Sebastian, our one-year-old Siamese is…unmotivated. He loves to play rough-n-tumble with his brother Valentino, but shows little interest in toys. He’s also picky with food and treats. So I gave up on the idea of training him quite a while ago. It wasn’t until I dug up an old freebie bag of feline Greenies that Sebastian began to show us what he was actually capable of. I used some applied psychology techniques.
First I gave him non-contingent reinforcement. Meaning he was getting treats for everything..for meowing, for head-butting me…anything. I just wanted him to be interested in the treat.
Second, I started withholding. Making him wait more between rewards–making him crave it.
Third, I began to lift my hand over his head with the treat clearly placed in my fingertips for him to see and smell and then I’d wait for him to drop his rump. This actually happens quite naturally if you dangle the treat directly above his head so that he actually has to look up at it.
Fourth step is to start pairing the action with the reward, so when he does drop his rump, praise and immediately deliver the reward (which in this case was a Greenie). It’s important to reward vocally immediately after he does the desired action (sit). He will quickly pair this with a correct action. Delivering the treat can take a few milliseconds longer (e.g. taking it out of the bag or your pocket). Might sound strange, but even those milliseconds count. So make sure you get your praise in right away.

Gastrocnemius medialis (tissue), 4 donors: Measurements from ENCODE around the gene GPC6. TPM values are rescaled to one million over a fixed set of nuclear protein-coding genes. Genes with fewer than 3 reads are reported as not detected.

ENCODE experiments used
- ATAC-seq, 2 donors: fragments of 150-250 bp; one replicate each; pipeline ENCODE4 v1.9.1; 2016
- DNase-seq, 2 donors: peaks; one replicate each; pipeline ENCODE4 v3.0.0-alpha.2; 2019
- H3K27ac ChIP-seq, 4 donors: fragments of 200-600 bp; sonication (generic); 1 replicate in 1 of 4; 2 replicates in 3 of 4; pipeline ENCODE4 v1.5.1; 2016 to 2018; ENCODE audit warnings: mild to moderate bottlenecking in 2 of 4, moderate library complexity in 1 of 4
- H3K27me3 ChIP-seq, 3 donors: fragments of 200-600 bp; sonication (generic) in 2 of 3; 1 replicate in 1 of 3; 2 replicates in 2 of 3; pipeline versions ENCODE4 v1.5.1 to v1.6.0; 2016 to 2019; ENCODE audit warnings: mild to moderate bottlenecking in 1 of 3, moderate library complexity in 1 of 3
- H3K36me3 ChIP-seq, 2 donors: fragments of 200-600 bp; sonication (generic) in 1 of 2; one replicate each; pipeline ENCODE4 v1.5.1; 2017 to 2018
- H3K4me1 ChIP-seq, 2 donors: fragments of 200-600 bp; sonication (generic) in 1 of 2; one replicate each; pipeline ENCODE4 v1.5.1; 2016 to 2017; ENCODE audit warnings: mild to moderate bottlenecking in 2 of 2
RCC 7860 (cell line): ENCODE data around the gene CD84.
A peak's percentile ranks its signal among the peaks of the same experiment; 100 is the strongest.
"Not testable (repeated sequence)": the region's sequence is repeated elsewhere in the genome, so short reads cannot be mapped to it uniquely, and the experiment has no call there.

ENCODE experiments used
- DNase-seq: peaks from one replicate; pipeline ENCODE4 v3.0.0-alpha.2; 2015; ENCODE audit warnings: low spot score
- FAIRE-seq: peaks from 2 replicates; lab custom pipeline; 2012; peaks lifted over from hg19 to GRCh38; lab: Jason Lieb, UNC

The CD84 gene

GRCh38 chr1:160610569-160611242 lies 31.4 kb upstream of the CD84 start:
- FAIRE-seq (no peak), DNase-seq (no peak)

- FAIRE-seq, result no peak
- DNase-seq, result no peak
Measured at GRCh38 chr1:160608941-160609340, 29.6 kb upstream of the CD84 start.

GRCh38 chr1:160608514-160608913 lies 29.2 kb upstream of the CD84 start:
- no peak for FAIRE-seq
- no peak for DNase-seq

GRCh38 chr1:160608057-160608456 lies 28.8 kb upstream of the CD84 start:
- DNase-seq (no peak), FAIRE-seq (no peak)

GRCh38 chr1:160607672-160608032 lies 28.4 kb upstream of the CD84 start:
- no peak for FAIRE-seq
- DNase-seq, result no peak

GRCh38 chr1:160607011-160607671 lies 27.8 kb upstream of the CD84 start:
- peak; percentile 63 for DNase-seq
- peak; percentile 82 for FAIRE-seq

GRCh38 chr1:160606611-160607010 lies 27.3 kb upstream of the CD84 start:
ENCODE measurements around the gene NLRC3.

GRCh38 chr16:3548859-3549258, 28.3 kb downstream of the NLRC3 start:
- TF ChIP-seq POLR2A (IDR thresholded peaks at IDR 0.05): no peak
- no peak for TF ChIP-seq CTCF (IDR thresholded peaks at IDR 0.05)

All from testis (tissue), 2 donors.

Fifth step, you’re almost there, is to pair the vocal command with the gestural prompt (e.g. placing your hand with the treat above his head) and the corresponding correct response. So, what does this look like?
- Ensure that you have your cats attention (e.g. he’s making eye contact, rubbing on you).
- Call him toward you or walk up to him and show him you have a treat in your hand.
- Once he is enticed, pull the treat over his head (where it is still visible) and clearly say “SIT”. Wait.
- If the cat sits, yay! Immediately praise and deliver treat.
If your cat does not sit, try a few things:
a. wait him out, eventually his rump may drop. If this happens, reinforce, but not at such a high rate of intensity (e.g. Ok, here’s your treat +pat on head)
b. If your cat clearly doesn’t get what you’re asking him to do, you have to reteach. Start at the First Step and work your way up again.
*NOTE: Your cat must be able to drop his rump with relative ease to perform this trick. If it’s not something natural him, perhaps he’d be better suited for another trick. After all, cat is as cat does.
Lastly, practice, and practice frequently. Cats are apt to choose to forget things. Also, what was once motivating may change. But if you have cats, you know the joy is in loving them, stubborn little creatures though they can be. 🙂
Check out the video below to see Sebastian’s training in action: